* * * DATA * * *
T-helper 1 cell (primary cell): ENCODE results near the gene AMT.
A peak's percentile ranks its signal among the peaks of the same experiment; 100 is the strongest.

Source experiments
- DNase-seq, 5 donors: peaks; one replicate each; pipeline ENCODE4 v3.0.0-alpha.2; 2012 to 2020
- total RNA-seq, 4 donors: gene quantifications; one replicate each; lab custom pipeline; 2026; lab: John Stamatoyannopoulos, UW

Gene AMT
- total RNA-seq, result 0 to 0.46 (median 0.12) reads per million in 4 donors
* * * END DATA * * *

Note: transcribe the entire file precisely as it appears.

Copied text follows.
T-helper 1 cell (primary cell): ENCODE results near the gene AMT.
A peak's percentile ranks its signal among the peaks of the same experiment; 100 is the strongest.

Source experiments
- DNase-seq, 5 donors: peaks; one replicate each; pipeline ENCODE4 v3.0.0-alpha.2; 2012 to 2020
- total RNA-seq, 4 donors: gene quantifications; one replicate each; lab custom pipeline; 2026; lab: John Stamatoyannopoulos, UW

Gene AMT
- total RNA-seq, result 0 to 0.46 (median 0.12) reads per million in 4 donors